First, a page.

I spend a lot of time talking about working from a home office. I even co-host a podcast called Biz Buddies for Virtual Professionals that focuses on tips and helps for those who provide virtual services from their home offices. What I don’t talk about as often is one of the best perks of having a virtual services business (and a great bonus for clients of said business); the ability to work from pretty much anywhere. And since my office is located in a corner of my daughter’s living room sofa in the snowy woods of southern Maine right now, it somehow seemed appropriate that it be the topic of conversation today.
When you provide services virtually, it’s entirely possible to be a digital nomad, never needing a set physical office space. In fact you’ll find stories about plenty of people that make a living by living the nomadic life. Although digital nomadism probably isn’t an option for most us, it doesn’t mean we can’t take advantage of the ability to travel and still do business as usual. It simply requires a little planning and maybe a few nifty tools to set up your home office away from home.
Research your destination. The first thing you’ll want to do is research your travel destination. This is probably best done at the same time you start planning your trip in general. Find out what kind of internet access is available. Is it reliable? Is it public wifi? Where will you set up your portable office? Will you be working from a hotel room? Is there a coffee shop or co-working space that might offer you a more enjoyable experience than said hotel room? Visiting family? Do they have a space where you can work with a minimum of distraction? And again, if not, is there somewhere locally that can serve as your office during working hours? Do you have access to a printer if that is a requirement? What activities will you want to take part in at your destination and during what hours will you be doing so?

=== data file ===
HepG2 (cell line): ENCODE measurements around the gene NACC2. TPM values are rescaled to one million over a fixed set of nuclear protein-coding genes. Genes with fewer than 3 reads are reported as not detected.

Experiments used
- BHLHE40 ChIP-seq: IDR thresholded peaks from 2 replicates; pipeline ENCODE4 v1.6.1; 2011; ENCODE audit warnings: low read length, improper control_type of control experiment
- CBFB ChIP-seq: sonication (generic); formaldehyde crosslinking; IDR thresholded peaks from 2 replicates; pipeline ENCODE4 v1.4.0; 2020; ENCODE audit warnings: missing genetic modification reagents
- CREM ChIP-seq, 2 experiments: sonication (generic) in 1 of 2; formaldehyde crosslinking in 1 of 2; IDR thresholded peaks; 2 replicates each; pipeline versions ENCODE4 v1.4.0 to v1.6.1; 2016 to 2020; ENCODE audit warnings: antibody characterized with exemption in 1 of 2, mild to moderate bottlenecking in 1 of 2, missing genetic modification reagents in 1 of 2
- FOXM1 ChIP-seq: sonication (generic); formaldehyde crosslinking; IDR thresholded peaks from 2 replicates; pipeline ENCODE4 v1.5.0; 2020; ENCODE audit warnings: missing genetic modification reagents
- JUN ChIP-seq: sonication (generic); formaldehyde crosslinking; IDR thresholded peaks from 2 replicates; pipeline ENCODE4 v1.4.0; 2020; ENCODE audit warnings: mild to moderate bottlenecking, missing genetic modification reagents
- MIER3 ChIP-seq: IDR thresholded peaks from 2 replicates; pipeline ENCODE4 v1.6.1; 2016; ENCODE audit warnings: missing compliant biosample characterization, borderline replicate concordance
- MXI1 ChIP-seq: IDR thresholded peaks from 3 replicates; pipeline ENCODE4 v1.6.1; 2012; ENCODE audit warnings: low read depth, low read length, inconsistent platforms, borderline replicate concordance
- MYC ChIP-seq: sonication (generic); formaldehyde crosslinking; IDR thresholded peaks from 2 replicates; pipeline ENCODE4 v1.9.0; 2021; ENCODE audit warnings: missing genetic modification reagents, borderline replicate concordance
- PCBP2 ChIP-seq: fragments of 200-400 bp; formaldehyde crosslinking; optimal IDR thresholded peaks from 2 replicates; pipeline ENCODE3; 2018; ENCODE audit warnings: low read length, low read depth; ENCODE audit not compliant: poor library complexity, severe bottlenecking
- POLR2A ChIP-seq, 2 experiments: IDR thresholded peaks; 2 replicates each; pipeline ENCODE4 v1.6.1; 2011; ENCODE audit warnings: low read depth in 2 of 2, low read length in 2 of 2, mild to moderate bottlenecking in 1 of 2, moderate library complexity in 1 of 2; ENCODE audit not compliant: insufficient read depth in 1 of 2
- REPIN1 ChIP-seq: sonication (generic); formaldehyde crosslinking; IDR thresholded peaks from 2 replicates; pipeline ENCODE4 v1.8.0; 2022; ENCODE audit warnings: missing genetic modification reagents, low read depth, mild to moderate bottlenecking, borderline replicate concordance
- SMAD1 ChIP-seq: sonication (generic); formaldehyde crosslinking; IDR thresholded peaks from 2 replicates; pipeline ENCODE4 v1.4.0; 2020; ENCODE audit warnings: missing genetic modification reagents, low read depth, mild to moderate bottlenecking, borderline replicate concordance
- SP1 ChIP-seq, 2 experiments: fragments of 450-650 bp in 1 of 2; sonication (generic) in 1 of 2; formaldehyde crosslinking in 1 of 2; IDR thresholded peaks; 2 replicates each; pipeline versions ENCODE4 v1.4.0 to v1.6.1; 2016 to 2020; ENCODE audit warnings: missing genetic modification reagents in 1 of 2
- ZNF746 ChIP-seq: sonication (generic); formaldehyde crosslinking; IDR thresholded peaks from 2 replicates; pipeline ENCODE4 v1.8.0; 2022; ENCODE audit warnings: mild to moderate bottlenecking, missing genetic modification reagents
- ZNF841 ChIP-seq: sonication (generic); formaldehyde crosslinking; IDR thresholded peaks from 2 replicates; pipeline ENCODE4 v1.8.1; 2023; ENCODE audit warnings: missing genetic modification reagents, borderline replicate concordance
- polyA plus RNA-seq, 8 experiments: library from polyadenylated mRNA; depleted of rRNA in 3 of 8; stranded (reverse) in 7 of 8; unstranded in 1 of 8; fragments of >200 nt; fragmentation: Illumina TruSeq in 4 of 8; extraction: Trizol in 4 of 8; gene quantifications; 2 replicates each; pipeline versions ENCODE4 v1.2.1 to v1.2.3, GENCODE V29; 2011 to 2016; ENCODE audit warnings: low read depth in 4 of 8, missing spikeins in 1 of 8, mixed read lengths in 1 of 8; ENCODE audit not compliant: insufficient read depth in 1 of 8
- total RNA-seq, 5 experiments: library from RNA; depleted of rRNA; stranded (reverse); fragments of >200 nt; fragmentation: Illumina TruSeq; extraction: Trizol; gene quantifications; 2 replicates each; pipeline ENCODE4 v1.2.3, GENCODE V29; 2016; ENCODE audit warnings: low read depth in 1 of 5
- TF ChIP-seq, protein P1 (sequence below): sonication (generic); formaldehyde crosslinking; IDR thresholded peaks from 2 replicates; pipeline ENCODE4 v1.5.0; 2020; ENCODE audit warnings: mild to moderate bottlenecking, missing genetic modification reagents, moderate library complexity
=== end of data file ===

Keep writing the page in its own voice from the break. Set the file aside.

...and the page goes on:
Plan ahead. Once you’ve done the research it’s time to plan. If the only internet connection is public wifi, you may want to consider bringing your own connection. Many smart phones today are capable of becoming a private wifi hotspot as an addition to your regular cell phone plan. If your phone doesn’t have that capability there are small MiFi devices that will do the trick. If your workspace is going to be limited, taking along a lapdesk might be helpful, especially if you may be making the corner of someone’s living room couch your temporary office. If a printer is a must and there isn’t one available at your destination, perhaps a small mobile printer would be a wise investment.
Communicate. You may decide you want to see the sights or attend an event during hours when you might normally be working. If that’s the case, you can probably adjust your working hours, starting work early in the morning before any outings and then resuming work in the evenings. If you have clients who are used to you being available and responding to them during certain hours, you may want to let them know what your temporary schedule is going to be. In my experience, communication is key in successfully balancing work and enjoying your destination.
While becoming a digital nomad may not be in your future, not needing to wait for a vacation to travel is a wonderful perk of the virtual services field. By researching, planning ahead and communicating with your clients you can continue to provide stellar services and enjoy travel destinations or holidays with family at the same time.
Last Updated December 17, 2013